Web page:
What I took away from learning about ResilientKids is that they do not just come in and work with the students. They provide students with a toolbox to self-regulate and manage their own behaviors. Instead of being told to calm down, they are shown ways to calm themselves down if they are feeling anxious or upset. The students are learning skills that they can use throughout all areas of their lives.

Tuesday, November 10, 2015

Danger of a single story

Chimamanda Ngozi Adichie is one of my favorite speakers to watch on TEDtalks, and I got to watch this particular one in a social work class last week. She talks about the harm that only seeing things, like people, places, and communities, from one perspective, and how that forms prejudice and doesn't allow you to see "the whole picture". What I especially like about this TEDtalk is when Adichie talks about moving in with her roommate, who wants to hear her "tribal" music and wondered how she spoke English so well. Her roommate had already had an idea of what Adichie was like and had made assumptions about Nigeria. Her roommate seemed to be coming from a place of genuine interest and wanted to learn about Adichie, but in the process of only having one story of people from Nigeria made her prejudice against Adichie. In my social work class we discussed further that there are negative ad positive stereotypes, although all stereotypes are damaging and don't leave room for you to see someone's whole story.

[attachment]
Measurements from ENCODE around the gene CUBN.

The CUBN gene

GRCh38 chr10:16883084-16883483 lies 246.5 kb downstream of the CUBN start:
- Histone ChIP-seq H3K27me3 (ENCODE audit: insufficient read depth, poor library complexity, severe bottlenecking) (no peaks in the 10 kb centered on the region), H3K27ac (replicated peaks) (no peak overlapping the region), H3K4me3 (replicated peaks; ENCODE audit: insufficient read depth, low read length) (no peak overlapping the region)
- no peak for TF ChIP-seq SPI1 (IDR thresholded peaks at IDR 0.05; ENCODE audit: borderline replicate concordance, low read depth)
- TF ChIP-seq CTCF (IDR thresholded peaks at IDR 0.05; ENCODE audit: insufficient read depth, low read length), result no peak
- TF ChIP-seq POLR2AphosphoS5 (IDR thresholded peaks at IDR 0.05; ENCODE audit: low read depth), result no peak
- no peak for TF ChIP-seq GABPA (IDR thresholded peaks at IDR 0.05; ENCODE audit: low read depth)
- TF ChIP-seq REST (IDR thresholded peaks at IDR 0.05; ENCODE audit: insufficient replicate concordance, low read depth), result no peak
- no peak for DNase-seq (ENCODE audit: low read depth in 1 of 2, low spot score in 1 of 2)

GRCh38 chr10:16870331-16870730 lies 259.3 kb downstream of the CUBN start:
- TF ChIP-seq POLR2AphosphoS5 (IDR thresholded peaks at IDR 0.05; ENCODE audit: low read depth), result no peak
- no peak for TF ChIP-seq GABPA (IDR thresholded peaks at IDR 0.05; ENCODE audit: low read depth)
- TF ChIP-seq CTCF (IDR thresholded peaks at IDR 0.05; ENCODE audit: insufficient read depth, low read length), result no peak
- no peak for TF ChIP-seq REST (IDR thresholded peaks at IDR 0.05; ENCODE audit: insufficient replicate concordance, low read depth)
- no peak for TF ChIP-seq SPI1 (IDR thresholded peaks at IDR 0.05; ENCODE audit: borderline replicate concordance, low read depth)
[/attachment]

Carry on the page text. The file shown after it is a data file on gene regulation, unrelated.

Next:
A single story I have heard about youth is that the ones who act out at school are just bad kids who misbehave. This made me think back to reading Nakkula and Toshalis, and about Antwon and Ms. Peterson. She thought he was just disruptive and a trouble maker, but when she made a more personal connection and got to know him, she saw that he was having trouble with testing and she was able to have a positive impact on him. When you get one idea of someone if your head, it can stop you from seeing all of their strengths and potential.